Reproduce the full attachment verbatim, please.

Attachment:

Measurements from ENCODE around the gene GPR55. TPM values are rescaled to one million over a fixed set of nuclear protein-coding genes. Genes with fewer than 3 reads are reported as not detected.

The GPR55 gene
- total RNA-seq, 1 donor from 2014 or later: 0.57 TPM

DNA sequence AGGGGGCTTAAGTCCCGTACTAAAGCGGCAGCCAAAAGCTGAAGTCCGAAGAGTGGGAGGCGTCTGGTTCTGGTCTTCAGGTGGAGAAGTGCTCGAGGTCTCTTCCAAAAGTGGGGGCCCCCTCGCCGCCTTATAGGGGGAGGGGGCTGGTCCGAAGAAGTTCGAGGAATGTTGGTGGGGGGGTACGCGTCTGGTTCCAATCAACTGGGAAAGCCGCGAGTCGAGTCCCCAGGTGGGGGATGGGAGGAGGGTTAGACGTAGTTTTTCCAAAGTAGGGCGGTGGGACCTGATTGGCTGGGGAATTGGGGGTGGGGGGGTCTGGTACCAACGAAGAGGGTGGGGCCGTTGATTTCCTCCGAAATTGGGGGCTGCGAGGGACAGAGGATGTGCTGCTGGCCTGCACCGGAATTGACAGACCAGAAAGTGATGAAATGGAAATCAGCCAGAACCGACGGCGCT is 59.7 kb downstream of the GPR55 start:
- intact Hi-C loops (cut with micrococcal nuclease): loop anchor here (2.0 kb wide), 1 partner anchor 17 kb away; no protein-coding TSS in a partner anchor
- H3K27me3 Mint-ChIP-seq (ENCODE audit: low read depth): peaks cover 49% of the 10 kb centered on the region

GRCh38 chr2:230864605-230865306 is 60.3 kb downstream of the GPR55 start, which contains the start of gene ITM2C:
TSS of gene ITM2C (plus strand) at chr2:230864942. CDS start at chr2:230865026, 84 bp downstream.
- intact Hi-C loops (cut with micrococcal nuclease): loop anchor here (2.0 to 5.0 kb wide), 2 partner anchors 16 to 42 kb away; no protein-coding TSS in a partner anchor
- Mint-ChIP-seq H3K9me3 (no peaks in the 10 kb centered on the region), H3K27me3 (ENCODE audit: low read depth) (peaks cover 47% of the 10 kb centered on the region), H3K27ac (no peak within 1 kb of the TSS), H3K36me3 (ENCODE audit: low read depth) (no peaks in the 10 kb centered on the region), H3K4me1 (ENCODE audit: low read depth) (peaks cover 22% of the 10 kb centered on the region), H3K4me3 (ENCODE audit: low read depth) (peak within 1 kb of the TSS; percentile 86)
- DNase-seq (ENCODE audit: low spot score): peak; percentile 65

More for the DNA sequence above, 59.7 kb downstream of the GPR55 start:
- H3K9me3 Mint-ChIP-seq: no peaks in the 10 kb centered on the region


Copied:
Measurements from ENCODE around the gene GPR55. TPM values are rescaled to one million over a fixed set of nuclear protein-coding genes. Genes with fewer than 3 reads are reported as not detected.

The GPR55 gene
- total RNA-seq, 1 donor from 2014 or later: 0.57 TPM

DNA sequence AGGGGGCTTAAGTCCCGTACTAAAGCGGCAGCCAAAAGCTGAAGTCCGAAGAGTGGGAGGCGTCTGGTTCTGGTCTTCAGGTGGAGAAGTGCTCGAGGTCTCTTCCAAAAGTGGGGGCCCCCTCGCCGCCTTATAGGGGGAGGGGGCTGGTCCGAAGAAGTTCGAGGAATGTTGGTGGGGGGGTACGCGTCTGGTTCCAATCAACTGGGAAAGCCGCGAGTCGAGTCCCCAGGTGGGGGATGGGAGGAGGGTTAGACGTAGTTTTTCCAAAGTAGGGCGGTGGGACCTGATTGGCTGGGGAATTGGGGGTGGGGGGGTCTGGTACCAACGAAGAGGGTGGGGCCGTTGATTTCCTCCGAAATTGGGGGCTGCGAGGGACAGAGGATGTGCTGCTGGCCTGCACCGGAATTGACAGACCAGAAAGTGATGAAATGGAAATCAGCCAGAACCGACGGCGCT is 59.7 kb downstream of the GPR55 start:
- intact Hi-C loops (cut with micrococcal nuclease): loop anchor here (2.0 kb wide), 1 partner anchor 17 kb away; no protein-coding TSS in a partner anchor
- H3K27me3 Mint-ChIP-seq (ENCODE audit: low read depth): peaks cover 49% of the 10 kb centered on the region

GRCh38 chr2:230864605-230865306 is 60.3 kb downstream of the GPR55 start, which contains the start of gene ITM2C:
TSS of gene ITM2C (plus strand) at chr2:230864942. CDS start at chr2:230865026, 84 bp downstream.
- intact Hi-C loops (cut with micrococcal nuclease): loop anchor here (2.0 to 5.0 kb wide), 2 partner anchors 16 to 42 kb away; no protein-coding TSS in a partner anchor
- Mint-ChIP-seq H3K9me3 (no peaks in the 10 kb centered on the region), H3K27me3 (ENCODE audit: low read depth) (peaks cover 47% of the 10 kb centered on the region), H3K27ac (no peak within 1 kb of the TSS), H3K36me3 (ENCODE audit: low read depth) (no peaks in the 10 kb centered on the region), H3K4me1 (ENCODE audit: low read depth) (peaks cover 22% of the 10 kb centered on the region), H3K4me3 (ENCODE audit: low read depth) (peak within 1 kb of the TSS; percentile 86)
- DNase-seq (ENCODE audit: low spot score): peak; percentile 65

More for the DNA sequence above, 59.7 kb downstream of the GPR55 start:
- H3K9me3 Mint-ChIP-seq: no peaks in the 10 kb centered on the region